From Steve Jobs’s Zen connections, to Wisdom 2.0 conferences, to mindfulness classes on tech campuses, Buddhism has strong roots in Silicon Valley. Zen’s aura of modern minimalism, calm focus, and social consciousness makes it a popular brand for fledgling companies, as Patrick Clark observed in the 2013 piece “Zen and the Art of Startup Naming” for BloombergBusiness. Clark lists a total of ten startups with Zen in their name, including ZenPayroll, Zendesk, Zenefits, Zenfolio, etc. In considering why so many tech companies have gone with Zen names, Clark cites a 2008 article by the corporate copywriter Nancy Friedman on religious rhetoric in business in which she claims, “zen is often a synonym for ordinary nothingness.” While people do use Zen to signify nothingness or emptiness, I think the proliferation of Zen startups points to additional facets of Zen’s commodification.
ZenPayroll has been around since 2012, but made news in April 2015 for securing $60 million in Series B funding. Founded by three Stanford graduates (go Cardinal!), the company promises to turn payroll from an impersonal exchange to a positive, personal engagement between companies and their employees. Though very little on their website speaks directly to the Zen label, much of their aesthetic, branding, and language evokes Zen. They use sans-serif fonts and a subtle palette, their logo features the ubiquitous ensō, and they run a ZenBlog as well as a Weekly Zen newsletter. The banner ad that popped up shortly after I started looking at their website invited me to find my “payroll Zen” with “fast, simple and hassle-free payroll.” Another connection to Zen is in ZenPayroll’s relentless positivity:
ZenPayroll is on a long-term mission to modernize the payroll industry and connect companies with their employees in a more meaningful way. Today people think of payroll as a painful, tedious chore that forces businesses to deal with unnecessary complexity, manual tasks and numerous fees.
Compensation should not be an impersonal transaction. It’s about employers rewarding people for their hard work, and employees feeling appreciated for their contributions. Our team is striving to positively influence millions of businesses and hundreds of millions of employees around the world. That mission is a key reason customers love ZenPayroll.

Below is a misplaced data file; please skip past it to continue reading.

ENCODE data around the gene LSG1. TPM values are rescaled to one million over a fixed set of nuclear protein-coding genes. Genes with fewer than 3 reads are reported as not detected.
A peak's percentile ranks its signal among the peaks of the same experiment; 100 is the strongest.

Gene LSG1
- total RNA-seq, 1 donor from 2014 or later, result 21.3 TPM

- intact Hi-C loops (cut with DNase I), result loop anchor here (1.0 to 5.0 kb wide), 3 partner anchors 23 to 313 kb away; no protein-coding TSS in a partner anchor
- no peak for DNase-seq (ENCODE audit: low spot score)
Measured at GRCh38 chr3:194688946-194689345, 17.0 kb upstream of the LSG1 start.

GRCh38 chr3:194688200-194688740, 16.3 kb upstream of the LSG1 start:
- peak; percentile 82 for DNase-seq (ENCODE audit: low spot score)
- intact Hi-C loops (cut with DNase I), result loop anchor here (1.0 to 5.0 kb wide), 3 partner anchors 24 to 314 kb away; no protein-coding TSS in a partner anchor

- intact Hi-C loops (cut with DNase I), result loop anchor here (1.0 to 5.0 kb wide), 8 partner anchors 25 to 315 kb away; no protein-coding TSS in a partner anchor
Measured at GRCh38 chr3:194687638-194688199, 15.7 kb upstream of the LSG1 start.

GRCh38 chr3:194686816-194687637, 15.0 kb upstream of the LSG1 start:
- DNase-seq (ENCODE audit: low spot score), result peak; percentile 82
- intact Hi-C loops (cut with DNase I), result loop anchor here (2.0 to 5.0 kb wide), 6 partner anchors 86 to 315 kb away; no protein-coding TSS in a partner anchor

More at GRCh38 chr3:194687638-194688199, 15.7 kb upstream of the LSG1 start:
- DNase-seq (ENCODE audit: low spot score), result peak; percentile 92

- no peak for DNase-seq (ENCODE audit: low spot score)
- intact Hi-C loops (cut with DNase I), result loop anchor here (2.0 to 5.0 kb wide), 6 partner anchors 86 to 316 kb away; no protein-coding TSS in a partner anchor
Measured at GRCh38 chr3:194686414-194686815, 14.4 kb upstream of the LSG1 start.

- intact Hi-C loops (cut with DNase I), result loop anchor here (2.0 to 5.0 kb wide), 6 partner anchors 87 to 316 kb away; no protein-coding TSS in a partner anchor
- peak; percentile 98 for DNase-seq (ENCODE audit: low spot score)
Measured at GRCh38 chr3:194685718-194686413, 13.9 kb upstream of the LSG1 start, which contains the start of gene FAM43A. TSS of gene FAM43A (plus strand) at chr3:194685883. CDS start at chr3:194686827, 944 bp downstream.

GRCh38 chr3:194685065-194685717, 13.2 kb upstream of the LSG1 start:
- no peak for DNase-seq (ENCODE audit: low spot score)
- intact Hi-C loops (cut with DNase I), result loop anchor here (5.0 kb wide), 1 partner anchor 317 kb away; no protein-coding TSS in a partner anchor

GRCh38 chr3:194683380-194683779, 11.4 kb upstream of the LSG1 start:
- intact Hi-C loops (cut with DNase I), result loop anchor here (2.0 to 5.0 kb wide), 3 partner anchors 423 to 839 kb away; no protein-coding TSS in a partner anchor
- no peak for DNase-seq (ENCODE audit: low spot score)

This positivity extends to features such as ZenPayroll Giving, which allows employees to automatically deduct charitable contributions from their paychecks. The ZenPayroll Giving screen that users see features the slogan “Make the World a Better Place,” a sentiment that has become such a cliché in the tech industry that it has been repeatedly parodied on the HBO series “Silicon Valley.” There’s nothing wrong with wanting to make the world a better place, but it comes across as disingenuous (as well as generic and vague) in a neoliberal economic system that rewards self-interest over the common good and relegates social welfare to the private sector. Considering that much of Silicon Valley’s interest in Buddhism (specifically in the forms of meditation and mindfulness) stems from the desire to work more efficiently and succeed in the industry, calls to improve the world ring hollow. ZenPayroll’s positive, charitable attitude ties into Zen’s associations with calmness and peace: Zen masters aren’t supposed to get angry or exploit others, though history — that eternal buzzkill — offers plenty of counter-examples.
Joshua Reeves, CEO of ZenPayroll, explained the company’s name in Kristen Brown’s 2014 article for the SF Gate, “Startups Fighting over the Word ‘Zen'”: “the company was looking for a name that communicated the company’s goals of making payroll a simple, ‘peaceful’ process for small businesses, rather than the headache it more often is.” Brown’s article included ZenPayroll as one of the dozens of Zen-branded companies that have become targets of Zendesk’s lawsuits. Zendesk, founded in 2007, has tried to aggressively protect its brand against upstart startups by alleging that people could easily confuse similarly named companies. (This doesn’t just happen in the tech industry: HBI International sued Rocky Patel Premium Cigars in 2011 over Zen branded tobacco and related products.) However, this has only worked against companies that lacked the resources to fight legal battles.
On one hand, it is easy to see Zen’s transformation into a trademark or brand as a separate phenomenon from its other roles as religious tradition or spiritual practice. Reading books about Zen, participating in Zen devotional practices, or engaging in Zen meditation can happen without awareness of Silicon Valley’s many Zen companies. Yet I do not believe Zen-as-brand exists in isolation from other understandings of Zen. Using Zen in company names changes its meanings in a way that fits into larger cultural shifts. The “spiritual marketplace” in which people compare and consume different religious options, including Zen, belongs to the same system that makes Zen an appealing name for tech startups. Zen companies are not just trading on whatever cachet the term “Zen” has left after all this inflation (Zenflation?), they are changing what Zen signifies. Will people be less interested in Zen Buddhism after Zen becomes known more as a company name, brand, or desktop kitsch than as a religious tradition?